Wednesday, August 26, 2015

Understanding Xenophobia Dirty Harry Style

by Michael Dorf

In the aftermath of NFIB v. Sebelius various commentators (including me) noted that during the period before the case was decided, liberals tended to dismiss as preposterous the arguments that conservatives made for the proposition that the federal government cannot use its Commerce Power to regulate the multi-billion-dollar health insurance industry via a purchase mandate. We liberals didn't take those arguments seriously because we didn't share the conservatives' underlying values and, not sharing them, we under-estimated how much the arguments would appeal to judges and Justices who do share those values.

In my latest Verdict column, I warn that something like that is at least within the realm of thinkability with respect to birthright citizenship. The leading precedent, U.S. v. Wong Kim Ark, makes it very difficult to argue that children born in the U.S. to undocumented immigrants aren't citizens but the question is technically still open under SCOTUS precedents. In a Facebook post last week (not public, as is the nature of FB), Harvard Law Professor Mark Tushnet raised the possibility that we liberals could be making the same mistake of thinking that our reading of the precedents is obvious because we do not share the anti-immigrant sentiment of the Trump-led anti-immigration right. My column adds in the possibility that an anti-immigration Republican president could appoint a few sympathetic Justices.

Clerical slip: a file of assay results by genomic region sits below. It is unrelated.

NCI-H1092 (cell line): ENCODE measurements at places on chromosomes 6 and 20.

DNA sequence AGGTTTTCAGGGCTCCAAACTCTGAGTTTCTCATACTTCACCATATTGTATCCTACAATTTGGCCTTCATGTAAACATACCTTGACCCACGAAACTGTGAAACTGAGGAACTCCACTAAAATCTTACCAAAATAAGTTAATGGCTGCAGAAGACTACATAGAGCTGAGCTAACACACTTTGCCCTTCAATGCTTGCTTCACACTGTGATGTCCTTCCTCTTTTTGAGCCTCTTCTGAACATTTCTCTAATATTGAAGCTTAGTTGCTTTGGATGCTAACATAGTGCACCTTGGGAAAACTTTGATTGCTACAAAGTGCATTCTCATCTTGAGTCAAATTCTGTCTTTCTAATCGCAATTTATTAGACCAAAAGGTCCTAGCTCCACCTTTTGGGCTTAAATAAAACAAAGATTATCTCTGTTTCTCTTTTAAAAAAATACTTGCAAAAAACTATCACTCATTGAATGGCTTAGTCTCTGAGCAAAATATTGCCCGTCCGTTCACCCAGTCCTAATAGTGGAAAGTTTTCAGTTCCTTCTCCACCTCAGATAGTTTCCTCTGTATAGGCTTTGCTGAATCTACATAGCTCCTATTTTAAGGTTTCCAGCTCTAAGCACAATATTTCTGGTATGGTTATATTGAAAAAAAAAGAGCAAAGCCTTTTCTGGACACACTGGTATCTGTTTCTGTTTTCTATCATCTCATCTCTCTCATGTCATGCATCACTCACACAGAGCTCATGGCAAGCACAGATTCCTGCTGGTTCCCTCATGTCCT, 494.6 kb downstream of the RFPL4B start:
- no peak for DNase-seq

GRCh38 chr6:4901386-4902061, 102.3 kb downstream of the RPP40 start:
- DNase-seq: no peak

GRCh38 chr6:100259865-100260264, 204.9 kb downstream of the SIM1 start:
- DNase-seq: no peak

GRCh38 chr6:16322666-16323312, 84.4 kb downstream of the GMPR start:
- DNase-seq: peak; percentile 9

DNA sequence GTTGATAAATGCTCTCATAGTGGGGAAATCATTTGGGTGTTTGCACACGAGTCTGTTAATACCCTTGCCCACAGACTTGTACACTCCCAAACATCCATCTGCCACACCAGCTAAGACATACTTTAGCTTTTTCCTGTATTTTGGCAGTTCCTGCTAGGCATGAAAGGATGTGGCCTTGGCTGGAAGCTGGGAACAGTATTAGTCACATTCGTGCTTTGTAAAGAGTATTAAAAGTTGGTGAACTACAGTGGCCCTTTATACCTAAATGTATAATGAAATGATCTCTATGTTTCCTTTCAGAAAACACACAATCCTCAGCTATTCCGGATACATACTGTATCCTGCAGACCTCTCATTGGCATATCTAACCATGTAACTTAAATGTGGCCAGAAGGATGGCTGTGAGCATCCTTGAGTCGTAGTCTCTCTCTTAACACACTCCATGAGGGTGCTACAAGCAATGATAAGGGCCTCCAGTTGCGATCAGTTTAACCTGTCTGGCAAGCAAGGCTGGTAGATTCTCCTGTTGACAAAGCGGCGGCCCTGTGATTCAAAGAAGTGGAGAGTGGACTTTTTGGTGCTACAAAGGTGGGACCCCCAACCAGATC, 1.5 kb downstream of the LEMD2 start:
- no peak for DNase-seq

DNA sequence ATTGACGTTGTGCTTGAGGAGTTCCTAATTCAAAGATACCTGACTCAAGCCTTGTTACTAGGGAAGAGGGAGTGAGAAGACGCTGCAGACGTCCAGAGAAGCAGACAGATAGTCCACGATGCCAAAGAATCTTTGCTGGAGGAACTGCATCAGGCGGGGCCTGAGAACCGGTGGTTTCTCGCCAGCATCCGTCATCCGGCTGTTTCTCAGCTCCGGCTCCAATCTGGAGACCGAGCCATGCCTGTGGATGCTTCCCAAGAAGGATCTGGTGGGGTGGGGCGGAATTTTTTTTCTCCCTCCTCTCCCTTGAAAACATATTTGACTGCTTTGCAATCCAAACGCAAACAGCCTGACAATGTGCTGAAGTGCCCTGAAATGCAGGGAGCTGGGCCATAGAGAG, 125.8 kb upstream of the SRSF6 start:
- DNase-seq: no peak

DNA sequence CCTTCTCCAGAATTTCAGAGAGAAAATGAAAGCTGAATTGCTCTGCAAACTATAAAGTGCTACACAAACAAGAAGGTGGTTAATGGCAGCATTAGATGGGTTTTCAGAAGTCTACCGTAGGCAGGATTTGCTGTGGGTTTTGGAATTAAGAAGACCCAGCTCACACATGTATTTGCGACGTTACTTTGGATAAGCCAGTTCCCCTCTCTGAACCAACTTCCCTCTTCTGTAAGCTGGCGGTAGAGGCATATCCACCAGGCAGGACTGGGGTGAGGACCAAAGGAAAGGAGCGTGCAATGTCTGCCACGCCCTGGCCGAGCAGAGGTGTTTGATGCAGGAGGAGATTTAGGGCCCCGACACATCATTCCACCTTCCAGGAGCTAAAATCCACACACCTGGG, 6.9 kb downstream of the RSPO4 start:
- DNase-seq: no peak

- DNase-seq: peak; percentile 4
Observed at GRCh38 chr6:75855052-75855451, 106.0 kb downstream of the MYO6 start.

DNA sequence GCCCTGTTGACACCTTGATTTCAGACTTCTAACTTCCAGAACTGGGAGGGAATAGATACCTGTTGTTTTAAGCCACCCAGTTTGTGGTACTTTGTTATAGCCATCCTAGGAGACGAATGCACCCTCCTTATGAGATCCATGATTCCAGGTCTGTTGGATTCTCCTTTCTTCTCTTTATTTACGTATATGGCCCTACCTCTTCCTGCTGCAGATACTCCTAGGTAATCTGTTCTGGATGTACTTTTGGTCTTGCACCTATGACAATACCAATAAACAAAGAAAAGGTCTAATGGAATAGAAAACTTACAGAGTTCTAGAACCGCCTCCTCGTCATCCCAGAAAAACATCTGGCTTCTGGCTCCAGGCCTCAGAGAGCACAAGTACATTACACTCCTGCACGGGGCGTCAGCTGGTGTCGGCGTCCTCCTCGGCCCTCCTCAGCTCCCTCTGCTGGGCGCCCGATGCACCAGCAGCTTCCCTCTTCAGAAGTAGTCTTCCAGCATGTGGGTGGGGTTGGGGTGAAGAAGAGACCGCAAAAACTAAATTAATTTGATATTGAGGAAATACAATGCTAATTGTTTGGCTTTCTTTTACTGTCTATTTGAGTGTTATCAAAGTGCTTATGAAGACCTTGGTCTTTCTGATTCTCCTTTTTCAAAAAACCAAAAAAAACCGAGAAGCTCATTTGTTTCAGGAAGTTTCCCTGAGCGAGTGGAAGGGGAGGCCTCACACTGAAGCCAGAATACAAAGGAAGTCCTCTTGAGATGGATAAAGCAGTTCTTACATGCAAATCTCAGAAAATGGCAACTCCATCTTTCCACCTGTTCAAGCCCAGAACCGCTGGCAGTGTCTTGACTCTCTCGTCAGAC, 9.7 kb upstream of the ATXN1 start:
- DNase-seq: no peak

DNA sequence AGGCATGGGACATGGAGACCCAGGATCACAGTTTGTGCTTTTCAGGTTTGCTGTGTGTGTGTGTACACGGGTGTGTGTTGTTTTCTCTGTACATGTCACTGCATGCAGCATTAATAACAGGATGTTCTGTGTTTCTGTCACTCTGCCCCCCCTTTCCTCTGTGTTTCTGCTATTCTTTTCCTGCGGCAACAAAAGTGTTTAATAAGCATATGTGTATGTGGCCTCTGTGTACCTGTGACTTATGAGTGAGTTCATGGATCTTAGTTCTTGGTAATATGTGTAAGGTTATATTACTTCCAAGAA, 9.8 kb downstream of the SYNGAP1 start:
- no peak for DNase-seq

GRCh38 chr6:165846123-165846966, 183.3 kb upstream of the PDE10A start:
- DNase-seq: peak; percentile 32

To be sure, even doing my best to account for my own policy disagreement with the anti-immigration position, I think that the argument for denying birthright citizenship to the children of undocumented immigrants is weak, but then, it's always hard to be sure that one is accounting for one's own biases. In any event, even if we assume that children born in the U.S. to undocumented immigrants are entitled to birthright citizenship absent a constitutional amendment, it is worth responding to the substantive policy argument made by immigration foes. And in order to respond effectively to the argument, it is useful to have a sense of what's driving it.